- ensure that any such system is justified by taking into account the principles of legality, necessity and proportionality;
- prove the biometric authentication’s effectiveness and necessity;
- develop safeguards to protect rights and mitigate the risks of function creep and data sharing;
- address concerns regarding their impact on other rights, namely liberty, dignity, and equality.
Who is profiting building those databases? Meet Civipol
Civipol (or Civi.Pol Conseil) is heavily involved in the development of these biometric identity systems. In Senegal, it is the agency which conducted the entire diagnostic evaluation and management plan formulation process, and will now also be involved in implementing it together with the Belgian development agency, ENABEL. In Côte d’Ivoire, it will also be implementing the project by providing technical assistance.
Civipol and EU projects
Over the years, Civipol has been involved in various EU border management projects including organising the formation of a border guards. It wrote “an influential consultancy paper” called “Feasibility study on the control of the European Union’s maritime borders” for the European Commission, that has gone on to provide the foundations for the EU’s current policies on border externalisation.
In December 2016, before expanding to full biometric identity systems, Civipol was already involved in setting-up and deploying fingerprint databases in Mali and Senegal. It is also one of the executive partners of a project called ‘Better Migration Management’ implemented in the Horn of Africa.
Background on Civipol
Civipol was founded in 2001. It is a public limited company (societe Anonyme) that is 40% owned by the French state. It is further part-owned by large arms producers, including Thales, Airbus DS, and Safran.
The company positions itself as the technical cooperation operator of the French Ministry of the Interior. It doesn’t sell equipment, but offers audit, project management, training and consulting in France and abroad.
The company’s connections to the French state run deep. Prefect Jounot Yann, a former National Intelligence Coordinator, is chairman and chief executive of Civipol since June 2017. He is also the president of the Milipol trade show.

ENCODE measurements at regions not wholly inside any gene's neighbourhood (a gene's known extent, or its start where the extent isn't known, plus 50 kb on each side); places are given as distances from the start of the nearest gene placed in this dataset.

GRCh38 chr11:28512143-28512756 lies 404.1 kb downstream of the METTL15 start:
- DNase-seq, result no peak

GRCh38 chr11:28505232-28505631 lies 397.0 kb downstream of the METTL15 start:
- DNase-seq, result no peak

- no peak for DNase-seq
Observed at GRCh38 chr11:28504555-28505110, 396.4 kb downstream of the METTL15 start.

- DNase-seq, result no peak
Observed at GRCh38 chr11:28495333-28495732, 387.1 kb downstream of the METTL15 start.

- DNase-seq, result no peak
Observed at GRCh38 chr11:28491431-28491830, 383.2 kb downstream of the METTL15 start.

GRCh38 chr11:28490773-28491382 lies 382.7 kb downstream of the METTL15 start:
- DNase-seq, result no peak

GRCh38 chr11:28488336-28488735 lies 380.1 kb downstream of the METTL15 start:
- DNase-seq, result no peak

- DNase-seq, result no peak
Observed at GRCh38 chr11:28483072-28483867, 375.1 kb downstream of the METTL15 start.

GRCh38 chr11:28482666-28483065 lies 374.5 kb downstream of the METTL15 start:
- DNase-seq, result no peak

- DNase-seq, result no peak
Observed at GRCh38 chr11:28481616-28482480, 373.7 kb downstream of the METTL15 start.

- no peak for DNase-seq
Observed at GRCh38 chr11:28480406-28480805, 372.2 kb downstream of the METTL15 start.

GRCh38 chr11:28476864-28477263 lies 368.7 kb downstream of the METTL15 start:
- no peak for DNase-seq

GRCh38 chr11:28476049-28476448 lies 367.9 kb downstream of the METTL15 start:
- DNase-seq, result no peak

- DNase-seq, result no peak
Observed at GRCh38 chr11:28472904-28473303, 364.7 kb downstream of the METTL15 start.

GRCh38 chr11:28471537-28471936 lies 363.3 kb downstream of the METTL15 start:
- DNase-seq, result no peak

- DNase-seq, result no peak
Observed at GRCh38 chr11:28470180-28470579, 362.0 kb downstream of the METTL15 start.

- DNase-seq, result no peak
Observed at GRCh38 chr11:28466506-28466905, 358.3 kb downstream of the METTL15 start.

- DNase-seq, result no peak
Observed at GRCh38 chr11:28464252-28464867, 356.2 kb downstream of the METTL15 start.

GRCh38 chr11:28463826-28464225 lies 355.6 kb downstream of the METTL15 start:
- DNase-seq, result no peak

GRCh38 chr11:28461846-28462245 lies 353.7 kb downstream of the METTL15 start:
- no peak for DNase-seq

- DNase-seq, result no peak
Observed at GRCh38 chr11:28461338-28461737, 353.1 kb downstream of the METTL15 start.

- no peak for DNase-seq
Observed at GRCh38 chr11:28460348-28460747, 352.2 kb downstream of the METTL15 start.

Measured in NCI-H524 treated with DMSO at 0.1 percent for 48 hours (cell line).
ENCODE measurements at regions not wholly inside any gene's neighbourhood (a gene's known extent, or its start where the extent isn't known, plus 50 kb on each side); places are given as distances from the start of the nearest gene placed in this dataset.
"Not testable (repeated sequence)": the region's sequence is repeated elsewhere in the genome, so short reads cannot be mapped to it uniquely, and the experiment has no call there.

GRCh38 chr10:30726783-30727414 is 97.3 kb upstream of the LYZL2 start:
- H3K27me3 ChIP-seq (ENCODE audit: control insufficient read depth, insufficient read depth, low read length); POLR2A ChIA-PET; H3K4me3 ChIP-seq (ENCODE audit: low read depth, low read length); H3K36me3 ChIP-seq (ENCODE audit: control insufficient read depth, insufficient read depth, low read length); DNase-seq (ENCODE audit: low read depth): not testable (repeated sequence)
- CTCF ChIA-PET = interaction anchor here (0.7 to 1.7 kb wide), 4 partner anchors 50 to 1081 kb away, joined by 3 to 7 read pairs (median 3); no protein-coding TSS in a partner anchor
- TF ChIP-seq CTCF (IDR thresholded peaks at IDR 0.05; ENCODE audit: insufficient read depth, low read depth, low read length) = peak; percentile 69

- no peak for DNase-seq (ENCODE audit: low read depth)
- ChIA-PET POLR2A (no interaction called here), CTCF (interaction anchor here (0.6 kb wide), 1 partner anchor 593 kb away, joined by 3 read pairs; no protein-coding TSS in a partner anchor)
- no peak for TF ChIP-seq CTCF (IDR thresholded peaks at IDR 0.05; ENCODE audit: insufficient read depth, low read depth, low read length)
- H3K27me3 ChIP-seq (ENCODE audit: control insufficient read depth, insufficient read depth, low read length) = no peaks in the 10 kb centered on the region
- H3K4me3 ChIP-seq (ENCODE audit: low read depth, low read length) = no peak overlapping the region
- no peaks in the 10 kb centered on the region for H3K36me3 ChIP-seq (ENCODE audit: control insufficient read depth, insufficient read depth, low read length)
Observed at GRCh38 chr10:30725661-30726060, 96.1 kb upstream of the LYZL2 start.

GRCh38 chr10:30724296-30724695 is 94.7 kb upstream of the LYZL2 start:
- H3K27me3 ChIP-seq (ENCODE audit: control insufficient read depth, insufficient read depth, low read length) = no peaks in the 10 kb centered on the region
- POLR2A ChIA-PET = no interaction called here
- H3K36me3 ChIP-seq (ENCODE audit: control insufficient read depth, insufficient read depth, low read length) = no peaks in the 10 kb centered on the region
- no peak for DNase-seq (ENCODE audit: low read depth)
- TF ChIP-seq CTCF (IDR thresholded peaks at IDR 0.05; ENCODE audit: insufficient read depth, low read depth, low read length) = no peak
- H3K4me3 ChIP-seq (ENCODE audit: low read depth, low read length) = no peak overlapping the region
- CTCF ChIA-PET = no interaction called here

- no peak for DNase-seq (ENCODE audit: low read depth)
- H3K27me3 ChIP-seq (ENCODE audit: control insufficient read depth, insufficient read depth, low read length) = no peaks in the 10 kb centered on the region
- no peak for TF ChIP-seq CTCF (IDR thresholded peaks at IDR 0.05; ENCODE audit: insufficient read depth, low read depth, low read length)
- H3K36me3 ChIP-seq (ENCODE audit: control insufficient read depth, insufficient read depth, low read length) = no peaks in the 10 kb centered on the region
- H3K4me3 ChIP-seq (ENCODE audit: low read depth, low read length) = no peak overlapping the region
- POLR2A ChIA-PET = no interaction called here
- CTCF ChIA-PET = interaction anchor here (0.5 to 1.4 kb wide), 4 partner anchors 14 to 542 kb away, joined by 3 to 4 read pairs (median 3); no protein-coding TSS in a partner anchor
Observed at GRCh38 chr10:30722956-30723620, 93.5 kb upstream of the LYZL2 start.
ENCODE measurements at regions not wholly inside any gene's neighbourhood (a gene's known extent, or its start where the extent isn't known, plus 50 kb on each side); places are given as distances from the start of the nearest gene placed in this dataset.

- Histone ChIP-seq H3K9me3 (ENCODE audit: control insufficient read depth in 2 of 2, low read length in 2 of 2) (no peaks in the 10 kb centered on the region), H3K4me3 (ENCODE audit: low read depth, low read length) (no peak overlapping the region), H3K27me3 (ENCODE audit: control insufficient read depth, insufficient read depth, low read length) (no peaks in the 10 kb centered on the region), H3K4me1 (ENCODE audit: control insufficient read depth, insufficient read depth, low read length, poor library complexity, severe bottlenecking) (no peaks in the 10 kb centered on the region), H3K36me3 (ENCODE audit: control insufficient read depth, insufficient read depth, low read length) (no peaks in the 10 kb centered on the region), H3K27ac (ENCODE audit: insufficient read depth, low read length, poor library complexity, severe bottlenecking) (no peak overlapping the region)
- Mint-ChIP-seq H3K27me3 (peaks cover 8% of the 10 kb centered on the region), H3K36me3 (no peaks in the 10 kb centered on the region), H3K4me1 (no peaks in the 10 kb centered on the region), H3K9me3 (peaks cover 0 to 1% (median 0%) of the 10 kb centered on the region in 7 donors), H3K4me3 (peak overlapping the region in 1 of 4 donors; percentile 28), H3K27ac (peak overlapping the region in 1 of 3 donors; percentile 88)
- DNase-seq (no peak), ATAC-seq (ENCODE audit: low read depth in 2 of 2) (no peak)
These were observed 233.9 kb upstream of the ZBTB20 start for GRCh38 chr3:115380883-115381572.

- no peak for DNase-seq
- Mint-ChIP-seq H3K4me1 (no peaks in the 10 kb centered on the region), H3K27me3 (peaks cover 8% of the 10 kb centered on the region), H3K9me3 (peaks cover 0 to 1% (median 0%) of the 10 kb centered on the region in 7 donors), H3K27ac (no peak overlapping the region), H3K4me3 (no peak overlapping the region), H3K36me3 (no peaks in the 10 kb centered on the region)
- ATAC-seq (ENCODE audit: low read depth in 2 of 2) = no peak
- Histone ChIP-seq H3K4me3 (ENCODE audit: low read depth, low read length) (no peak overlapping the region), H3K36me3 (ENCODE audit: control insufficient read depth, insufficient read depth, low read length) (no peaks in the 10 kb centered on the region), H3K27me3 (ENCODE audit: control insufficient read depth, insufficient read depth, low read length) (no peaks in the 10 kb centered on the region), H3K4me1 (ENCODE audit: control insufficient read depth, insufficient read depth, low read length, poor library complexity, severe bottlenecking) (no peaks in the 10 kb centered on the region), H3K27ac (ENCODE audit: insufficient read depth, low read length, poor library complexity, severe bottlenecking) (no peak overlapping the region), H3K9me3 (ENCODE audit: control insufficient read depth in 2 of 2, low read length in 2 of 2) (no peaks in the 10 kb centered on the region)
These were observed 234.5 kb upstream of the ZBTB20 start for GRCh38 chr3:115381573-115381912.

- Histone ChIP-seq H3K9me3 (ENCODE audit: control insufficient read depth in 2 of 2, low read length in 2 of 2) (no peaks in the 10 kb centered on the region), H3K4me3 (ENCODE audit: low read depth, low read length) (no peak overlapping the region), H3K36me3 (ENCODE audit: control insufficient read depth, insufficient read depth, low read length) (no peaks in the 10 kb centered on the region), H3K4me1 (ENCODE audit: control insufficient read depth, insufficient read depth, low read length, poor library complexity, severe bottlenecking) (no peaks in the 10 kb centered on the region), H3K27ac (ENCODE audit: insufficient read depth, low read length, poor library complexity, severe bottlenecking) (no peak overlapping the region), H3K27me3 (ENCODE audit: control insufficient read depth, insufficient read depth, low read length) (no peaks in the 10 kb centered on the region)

Civipol was formerly run by Pierre de Bousquet de Florian, who was appointed chief of Staff for Interior Minister Gérald Darmanin and served as national intelligence coordinator before that. Alexis Kohler, Chief of Staff of Emmanuel Macron, also had a seat at their board.
Civipol is the main shareholder (owns 40%) in the MILIPOL Economic Interest Grouping (EIG), which organises large Milipol security fairs in Paris, Singapore and Doha, regularly featuring surveillance companies such as Syneris, Ercom and NSO group
Civipol/EU Project in Senegal
Documents disclosed by the EUTF to Privacy International detailing the development of the €28 million biometric identity system in Senegal raise various concerns.
The declared aim of the project is to respect individuals’ rights by facilitating the recognition of their identity through a biometric identity system. However, there is little reflection on why a biometric identification system is needed. While such systems can indeed help people access their right to a legal identity – which is an important Sustainable Development Goal – this is often used to justify the development of data-intensive mass-surveillance systems, when a simple non-biometric and non-centralised system of identity management would suffice.